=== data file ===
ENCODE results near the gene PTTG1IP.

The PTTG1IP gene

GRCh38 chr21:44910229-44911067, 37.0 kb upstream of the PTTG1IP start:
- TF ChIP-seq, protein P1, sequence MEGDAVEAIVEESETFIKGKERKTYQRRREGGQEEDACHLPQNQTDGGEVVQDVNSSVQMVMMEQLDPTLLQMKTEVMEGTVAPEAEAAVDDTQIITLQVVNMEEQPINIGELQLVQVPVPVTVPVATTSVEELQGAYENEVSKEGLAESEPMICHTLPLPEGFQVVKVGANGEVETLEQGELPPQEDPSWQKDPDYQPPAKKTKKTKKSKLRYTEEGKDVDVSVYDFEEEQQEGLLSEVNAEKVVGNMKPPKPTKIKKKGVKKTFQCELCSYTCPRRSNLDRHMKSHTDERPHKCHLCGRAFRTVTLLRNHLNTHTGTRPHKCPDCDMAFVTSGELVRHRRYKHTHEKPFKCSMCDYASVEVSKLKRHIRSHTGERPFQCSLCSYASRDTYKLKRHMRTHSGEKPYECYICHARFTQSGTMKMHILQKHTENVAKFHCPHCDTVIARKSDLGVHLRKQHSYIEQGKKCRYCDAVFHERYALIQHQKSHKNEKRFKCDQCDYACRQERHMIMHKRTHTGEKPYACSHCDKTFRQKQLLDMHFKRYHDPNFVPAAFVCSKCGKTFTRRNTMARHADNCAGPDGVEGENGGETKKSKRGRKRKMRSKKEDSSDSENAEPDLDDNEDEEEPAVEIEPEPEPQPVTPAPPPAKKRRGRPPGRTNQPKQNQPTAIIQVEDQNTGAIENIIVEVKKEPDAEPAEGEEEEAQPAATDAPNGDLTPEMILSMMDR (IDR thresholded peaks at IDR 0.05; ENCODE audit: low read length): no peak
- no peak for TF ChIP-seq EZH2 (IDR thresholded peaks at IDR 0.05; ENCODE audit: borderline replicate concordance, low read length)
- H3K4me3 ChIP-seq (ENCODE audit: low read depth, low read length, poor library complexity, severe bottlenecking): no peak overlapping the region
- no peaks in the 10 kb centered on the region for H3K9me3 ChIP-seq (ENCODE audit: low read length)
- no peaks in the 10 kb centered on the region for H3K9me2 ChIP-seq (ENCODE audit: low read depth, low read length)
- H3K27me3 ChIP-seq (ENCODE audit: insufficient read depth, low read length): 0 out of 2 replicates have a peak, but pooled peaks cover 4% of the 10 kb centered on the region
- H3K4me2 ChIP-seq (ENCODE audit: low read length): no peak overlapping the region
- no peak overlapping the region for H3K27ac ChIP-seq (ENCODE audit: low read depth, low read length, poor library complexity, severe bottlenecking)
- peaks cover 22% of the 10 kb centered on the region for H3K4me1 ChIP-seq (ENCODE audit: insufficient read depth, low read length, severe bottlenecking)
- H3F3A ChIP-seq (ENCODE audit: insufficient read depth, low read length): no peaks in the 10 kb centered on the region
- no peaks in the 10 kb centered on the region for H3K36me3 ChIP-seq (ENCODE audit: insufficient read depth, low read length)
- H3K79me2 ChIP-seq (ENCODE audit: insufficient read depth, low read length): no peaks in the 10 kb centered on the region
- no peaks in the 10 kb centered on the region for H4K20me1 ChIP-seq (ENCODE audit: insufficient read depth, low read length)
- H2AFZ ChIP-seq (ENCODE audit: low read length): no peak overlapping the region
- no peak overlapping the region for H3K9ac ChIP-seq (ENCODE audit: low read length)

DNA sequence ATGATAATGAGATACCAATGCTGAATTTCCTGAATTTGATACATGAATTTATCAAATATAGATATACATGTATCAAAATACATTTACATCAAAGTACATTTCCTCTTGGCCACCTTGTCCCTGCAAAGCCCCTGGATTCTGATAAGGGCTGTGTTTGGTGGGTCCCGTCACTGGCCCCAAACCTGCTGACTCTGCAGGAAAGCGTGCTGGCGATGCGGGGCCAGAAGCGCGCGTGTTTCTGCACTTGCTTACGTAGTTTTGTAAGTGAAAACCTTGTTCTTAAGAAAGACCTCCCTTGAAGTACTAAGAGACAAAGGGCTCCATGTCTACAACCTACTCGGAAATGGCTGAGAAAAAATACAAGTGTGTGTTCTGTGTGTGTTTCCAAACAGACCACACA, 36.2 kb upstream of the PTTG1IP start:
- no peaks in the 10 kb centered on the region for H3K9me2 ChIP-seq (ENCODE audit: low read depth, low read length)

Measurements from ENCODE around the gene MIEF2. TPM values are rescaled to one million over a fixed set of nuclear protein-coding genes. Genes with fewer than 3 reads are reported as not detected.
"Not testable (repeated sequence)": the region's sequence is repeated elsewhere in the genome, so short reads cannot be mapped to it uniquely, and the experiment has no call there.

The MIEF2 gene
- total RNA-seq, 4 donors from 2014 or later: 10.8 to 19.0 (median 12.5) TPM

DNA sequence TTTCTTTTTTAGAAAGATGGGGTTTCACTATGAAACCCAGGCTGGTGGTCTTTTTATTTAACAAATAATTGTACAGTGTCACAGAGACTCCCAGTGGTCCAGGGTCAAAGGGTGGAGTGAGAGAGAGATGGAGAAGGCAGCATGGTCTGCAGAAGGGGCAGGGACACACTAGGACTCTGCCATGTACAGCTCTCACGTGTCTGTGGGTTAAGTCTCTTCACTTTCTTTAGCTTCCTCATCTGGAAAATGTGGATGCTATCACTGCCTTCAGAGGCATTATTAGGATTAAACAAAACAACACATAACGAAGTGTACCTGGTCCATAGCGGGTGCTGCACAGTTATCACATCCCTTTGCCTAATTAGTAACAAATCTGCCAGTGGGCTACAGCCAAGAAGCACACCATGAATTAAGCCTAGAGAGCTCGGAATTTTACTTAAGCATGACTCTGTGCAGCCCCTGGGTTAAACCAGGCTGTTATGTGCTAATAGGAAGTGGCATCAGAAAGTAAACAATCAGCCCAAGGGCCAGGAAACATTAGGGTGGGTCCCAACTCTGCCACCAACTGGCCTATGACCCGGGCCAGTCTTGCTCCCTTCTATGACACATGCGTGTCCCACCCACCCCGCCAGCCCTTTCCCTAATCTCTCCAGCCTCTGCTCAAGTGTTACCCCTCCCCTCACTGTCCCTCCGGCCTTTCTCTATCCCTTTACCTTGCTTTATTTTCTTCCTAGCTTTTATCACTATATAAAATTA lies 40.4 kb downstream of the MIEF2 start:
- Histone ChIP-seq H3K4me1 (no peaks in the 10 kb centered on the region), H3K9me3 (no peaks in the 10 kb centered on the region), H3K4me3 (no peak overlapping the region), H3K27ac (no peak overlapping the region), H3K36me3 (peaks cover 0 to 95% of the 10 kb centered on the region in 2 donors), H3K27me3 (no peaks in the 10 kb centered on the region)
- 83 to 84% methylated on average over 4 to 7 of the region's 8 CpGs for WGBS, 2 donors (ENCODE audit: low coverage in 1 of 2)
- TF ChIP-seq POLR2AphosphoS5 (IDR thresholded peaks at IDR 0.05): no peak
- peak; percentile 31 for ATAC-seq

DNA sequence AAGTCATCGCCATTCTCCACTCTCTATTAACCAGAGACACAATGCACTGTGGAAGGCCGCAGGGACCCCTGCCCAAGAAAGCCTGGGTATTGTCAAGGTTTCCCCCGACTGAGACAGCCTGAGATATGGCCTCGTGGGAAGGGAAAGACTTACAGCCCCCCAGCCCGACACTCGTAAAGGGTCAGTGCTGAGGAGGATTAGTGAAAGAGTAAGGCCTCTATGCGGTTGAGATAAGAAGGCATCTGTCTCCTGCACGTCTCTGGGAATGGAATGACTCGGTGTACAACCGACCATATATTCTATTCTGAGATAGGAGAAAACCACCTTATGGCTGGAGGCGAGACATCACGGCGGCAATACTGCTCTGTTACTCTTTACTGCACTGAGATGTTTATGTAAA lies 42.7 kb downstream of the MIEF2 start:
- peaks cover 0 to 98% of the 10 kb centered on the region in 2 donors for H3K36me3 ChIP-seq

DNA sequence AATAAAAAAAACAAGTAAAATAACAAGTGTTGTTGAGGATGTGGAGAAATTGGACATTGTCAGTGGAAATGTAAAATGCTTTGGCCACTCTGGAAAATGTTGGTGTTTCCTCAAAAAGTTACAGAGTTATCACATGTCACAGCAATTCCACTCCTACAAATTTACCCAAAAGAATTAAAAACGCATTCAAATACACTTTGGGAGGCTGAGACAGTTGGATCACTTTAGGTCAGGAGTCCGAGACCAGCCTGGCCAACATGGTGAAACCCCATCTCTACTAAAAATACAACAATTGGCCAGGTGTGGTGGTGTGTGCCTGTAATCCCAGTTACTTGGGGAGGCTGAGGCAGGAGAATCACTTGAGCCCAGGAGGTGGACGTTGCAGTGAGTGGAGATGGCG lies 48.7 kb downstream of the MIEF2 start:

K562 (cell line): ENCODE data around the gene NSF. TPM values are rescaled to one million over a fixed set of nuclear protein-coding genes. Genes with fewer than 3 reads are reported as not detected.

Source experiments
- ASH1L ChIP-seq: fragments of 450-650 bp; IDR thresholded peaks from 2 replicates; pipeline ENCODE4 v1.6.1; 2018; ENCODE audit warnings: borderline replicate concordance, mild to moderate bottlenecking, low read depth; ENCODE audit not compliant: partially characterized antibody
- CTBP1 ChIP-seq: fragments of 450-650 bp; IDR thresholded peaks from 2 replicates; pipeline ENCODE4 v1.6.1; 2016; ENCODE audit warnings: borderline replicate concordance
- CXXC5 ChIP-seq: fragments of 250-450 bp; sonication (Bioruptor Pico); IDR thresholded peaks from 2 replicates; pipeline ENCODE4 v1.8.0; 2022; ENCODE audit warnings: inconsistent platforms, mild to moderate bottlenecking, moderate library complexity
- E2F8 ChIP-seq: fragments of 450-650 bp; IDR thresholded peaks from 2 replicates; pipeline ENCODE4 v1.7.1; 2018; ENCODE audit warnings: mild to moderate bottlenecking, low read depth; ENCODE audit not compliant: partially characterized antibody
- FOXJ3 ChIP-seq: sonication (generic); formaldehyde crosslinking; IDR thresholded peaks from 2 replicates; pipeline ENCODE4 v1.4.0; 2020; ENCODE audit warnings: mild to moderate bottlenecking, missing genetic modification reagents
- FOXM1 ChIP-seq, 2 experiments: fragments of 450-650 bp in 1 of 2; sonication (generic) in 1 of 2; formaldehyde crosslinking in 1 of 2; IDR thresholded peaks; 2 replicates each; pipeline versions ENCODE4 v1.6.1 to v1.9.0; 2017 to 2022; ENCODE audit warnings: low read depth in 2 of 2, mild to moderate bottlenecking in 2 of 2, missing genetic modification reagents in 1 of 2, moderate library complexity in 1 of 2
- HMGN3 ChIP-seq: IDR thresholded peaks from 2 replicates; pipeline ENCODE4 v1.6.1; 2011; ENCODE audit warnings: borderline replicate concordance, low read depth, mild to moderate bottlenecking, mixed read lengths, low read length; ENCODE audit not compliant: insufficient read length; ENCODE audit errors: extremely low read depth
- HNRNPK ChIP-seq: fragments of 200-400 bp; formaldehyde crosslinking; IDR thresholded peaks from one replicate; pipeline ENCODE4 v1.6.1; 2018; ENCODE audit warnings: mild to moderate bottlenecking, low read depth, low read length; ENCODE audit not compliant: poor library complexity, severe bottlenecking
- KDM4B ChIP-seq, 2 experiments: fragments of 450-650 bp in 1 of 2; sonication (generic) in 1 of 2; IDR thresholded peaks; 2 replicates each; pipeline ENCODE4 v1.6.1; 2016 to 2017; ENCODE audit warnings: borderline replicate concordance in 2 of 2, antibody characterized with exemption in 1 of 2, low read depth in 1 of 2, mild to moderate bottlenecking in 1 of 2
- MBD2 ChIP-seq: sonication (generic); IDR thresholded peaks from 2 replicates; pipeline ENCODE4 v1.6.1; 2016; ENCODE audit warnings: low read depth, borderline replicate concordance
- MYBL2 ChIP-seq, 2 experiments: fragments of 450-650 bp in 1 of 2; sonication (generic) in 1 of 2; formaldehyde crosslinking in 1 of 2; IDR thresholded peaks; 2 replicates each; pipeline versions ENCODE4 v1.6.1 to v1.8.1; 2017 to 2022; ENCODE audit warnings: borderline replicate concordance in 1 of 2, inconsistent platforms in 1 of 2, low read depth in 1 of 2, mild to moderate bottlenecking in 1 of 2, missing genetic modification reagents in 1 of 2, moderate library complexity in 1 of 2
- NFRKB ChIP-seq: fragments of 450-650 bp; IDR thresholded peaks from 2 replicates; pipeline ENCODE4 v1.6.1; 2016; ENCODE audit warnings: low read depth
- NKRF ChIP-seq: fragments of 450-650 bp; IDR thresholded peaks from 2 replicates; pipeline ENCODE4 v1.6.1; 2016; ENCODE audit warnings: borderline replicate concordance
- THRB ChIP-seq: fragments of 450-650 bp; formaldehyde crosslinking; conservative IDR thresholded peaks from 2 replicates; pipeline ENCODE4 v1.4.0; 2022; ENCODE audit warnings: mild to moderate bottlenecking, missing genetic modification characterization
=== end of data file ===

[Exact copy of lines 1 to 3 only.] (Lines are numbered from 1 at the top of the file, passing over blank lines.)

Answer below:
ENCODE results near the gene PTTG1IP.

The PTTG1IP gene

GRCh38 chr21:44910229-44911067, 37.0 kb upstream of the PTTG1IP start: